The GRIN Disorders

What are genes?

Genes are the biological templates the body uses to make the structural proteins and enzymes needed to build and maintain tissues and organs. They are made up of strands of genetic code, denoted by the letters G, C, T and A. Humans have about 30,000 genes bundled into 46 chromosomes all coiled up in the nucleus of nearly every cell in the body.

What are G, C, T and A?
The letters of the genetic code refer to the molecules guanine (G), cytosine (C), thymine (T) and adenine (A). In DNA, these molecules pair up: G with C and T with A. These “base pairs” become the rungs of the familiar DNA double helix. Each of us inherits about 60 new mutations from our parents, so actually having a mutation is extremely common! Unfortunately, in the case of our GRIN children, the pinpoint mutation of only one nucleotide out of 6 billion was in such a critical place that it causes a disease.

About GRIN Genes

The NMDA Receptor responsible for sending messages between nerve cells and has a critical role with learning and memory functions in the brain.
The genetic information that is required for this receptor’s functionality is stored across 7 genes named GRIN (GRIN1, GRIN2A, GRIN2B, GRIN2C, GRIN2D, GRIN3A, and GRIN3B). A single change at any of these genes’ critical sections causes the GRIN disorders.

When such a change happens in a gene, this is referred to as a variation or mutation.

There are several hundred people who known to have a GRIN disorder (worldwide), almost every one has a different, unique, change and manifests subset of known symptoms which are related to the dysfunctionality of the NMDA Receptor.

The terminology we often use

  • Gain of Function (GOF) – When there is over-activity of the Receptor
  • Lost of Function (LOF) – When there is under-activity of the Receptor
  • Missense Mutation – When a single nucleotide is changed, and as a result a different protein is produced (more)
  • Deletion Mutation – When the entire or part of the gene is missing (more)

Why and how does a mutation happen?

There are several causes for the GRIN mutations, the most common is called de novo, which means it happens spontaneously at the early stages of pregnancy.
Every human being has about 60 such mutations, since every human has more than 6 billion nucleotides (think about it as a book composed of 6 billion characters) the probability a mutation will happen in one of the critical area of the GRIN genes is very low.
A much less common cause for a GRIN disorder is an inherent mutation from one of the parents.
Currently, there are less than 500 known people living with GRIN disorders, worldwide. As Whole Exome Sequencing (WES test) becomes more accessible, we will see the number of individuals diagnosed with a GRIN disorder increase.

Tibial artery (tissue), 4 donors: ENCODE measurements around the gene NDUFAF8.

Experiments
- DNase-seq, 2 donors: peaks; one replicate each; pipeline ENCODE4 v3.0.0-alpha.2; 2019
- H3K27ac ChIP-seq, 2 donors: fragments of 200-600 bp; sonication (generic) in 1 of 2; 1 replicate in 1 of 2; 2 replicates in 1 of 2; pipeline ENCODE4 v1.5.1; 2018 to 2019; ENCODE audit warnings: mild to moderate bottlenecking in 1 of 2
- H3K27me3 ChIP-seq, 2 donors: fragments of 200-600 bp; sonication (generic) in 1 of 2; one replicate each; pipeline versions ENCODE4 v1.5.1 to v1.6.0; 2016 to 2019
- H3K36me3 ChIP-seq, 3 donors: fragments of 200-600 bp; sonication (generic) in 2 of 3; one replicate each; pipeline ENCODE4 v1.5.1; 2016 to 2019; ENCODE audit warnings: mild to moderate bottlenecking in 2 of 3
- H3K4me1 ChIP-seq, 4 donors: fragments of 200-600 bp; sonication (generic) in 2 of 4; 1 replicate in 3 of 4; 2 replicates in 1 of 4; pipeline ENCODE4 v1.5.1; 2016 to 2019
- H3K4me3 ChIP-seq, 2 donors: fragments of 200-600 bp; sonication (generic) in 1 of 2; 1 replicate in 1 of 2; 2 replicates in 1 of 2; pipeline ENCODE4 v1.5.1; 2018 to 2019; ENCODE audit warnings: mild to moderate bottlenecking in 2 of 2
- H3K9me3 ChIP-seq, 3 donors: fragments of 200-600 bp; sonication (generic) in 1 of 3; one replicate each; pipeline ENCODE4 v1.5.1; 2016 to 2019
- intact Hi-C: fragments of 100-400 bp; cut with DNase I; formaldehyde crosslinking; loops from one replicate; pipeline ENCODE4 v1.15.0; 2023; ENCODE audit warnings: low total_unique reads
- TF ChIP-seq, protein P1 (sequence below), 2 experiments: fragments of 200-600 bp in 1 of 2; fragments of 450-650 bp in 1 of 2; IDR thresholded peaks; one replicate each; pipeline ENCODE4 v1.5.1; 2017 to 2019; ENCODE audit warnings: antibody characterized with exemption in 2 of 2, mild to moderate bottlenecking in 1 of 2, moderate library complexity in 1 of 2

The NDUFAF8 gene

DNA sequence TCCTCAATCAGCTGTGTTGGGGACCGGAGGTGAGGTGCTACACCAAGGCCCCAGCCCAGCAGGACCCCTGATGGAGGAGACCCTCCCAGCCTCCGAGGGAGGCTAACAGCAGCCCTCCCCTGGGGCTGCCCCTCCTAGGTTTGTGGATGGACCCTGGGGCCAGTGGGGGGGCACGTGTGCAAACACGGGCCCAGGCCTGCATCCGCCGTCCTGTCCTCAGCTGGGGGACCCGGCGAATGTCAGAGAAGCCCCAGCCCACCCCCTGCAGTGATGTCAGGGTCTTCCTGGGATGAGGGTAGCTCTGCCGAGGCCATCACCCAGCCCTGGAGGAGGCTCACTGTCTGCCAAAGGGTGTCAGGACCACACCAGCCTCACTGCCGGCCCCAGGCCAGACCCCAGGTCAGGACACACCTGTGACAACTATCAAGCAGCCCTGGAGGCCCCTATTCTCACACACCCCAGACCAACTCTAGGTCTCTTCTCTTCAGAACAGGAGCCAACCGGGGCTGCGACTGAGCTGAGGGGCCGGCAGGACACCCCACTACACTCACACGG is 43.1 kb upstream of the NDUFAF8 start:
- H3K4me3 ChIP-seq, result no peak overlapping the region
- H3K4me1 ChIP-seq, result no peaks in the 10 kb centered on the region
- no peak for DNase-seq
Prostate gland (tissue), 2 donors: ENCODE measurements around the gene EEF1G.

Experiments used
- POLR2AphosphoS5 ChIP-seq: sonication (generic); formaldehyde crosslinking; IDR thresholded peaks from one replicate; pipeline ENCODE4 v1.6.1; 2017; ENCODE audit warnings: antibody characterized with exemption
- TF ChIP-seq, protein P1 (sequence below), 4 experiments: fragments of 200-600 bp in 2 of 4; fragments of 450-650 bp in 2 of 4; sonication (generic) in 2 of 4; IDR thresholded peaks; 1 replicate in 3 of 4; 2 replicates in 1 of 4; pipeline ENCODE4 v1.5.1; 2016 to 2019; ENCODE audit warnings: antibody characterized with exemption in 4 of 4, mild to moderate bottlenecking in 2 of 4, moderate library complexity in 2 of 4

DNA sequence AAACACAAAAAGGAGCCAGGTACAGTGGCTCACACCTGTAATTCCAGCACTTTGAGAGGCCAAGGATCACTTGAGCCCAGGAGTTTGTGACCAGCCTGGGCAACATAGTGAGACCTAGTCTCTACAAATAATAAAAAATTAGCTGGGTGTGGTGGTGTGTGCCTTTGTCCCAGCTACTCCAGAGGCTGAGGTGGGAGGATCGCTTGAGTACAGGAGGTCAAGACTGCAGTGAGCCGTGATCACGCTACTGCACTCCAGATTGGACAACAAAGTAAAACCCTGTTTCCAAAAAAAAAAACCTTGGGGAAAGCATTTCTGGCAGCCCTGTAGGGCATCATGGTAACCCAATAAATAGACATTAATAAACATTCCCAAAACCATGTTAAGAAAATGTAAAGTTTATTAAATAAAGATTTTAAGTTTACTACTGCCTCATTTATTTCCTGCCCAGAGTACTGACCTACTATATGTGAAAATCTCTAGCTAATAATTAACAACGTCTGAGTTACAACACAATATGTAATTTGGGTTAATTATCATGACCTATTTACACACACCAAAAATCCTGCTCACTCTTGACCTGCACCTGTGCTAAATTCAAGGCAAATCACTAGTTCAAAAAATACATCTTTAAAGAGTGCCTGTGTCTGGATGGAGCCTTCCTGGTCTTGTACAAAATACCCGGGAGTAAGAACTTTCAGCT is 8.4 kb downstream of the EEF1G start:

What should I expect to happen to my beloved? What are the possible symptoms? 

Most of the patients with GRIN disorders will have a normal life span. The main influence of GRIN genes is the brain, therefore the disorders do not involve other organs.
With your loved ones’ genetic test (WES) results,  you should contact (email) one of the centers that perform functional testing, which will most likely provide you with a detailed projection for your children’s specific mutation.
You can also search this list of known variants if the exact same variant has been documented.
The most common symptoms are: Global developmental delays, Epilepsy (seizures), Hypotonia (low muscle tone), Intellectual disability, Nonverbal (or delayed speech) and more.

Is there a cure?

Currently, there is no existing cure for GRIN Disorders. This is the reason why the foundation has been formed.
The GDRF is dedicated to finding a cure for GRIN genes disorders.

What are the treatment options?

Although there is currently no cure for GRIN Disorders, symptoms may be improved with various therapies. Please see the Families section for more information.

What are the major differences between the GRIN genes?

Actually, there are no major differences.
A child with a GRIN2D variant may have the exact same symptoms and future therapies as a child with a GRIN2B variant, while two children with two different GRIN1 variants may be completely distinct both by symptoms and therapies.

Be sure to join the GRIN parent support groups, see links at the Families section.
Although not doctors, other parents are often one of the best sources of information and support.